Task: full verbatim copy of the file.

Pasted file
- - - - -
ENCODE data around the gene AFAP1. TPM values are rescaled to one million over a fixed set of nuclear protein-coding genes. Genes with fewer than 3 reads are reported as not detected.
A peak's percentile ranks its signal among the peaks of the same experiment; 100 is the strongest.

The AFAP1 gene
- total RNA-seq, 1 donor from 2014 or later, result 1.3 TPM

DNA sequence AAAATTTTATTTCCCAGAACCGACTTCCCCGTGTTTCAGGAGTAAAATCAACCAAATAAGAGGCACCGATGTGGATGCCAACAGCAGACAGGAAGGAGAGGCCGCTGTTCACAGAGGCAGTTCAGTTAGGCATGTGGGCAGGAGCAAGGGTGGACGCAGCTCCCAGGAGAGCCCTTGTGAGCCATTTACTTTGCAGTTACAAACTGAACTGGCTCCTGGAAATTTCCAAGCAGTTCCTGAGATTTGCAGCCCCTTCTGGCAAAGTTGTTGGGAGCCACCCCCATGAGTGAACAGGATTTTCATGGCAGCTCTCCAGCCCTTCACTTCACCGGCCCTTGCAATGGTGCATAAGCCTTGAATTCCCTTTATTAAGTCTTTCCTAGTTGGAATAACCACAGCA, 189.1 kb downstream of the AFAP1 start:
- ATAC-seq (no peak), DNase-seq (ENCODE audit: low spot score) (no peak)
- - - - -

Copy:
ENCODE data around the gene AFAP1. TPM values are rescaled to one million over a fixed set of nuclear protein-coding genes. Genes with fewer than 3 reads are reported as not detected.
A peak's percentile ranks its signal among the peaks of the same experiment; 100 is the strongest.

The AFAP1 gene
- total RNA-seq, 1 donor from 2014 or later, result 1.3 TPM

DNA sequence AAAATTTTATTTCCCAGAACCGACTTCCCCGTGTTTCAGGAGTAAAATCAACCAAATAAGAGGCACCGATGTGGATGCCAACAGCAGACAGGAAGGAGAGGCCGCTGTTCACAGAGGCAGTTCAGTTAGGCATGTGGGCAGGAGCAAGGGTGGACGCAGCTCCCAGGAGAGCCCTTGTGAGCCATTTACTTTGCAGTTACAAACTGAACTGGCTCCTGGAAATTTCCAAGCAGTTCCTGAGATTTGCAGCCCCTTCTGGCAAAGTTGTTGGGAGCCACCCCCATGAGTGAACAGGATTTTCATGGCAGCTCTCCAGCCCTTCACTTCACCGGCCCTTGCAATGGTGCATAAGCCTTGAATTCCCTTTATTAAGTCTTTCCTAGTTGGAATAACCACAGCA, 189.1 kb downstream of the AFAP1 start:
- ATAC-seq (no peak), DNase-seq (ENCODE audit: low spot score) (no peak)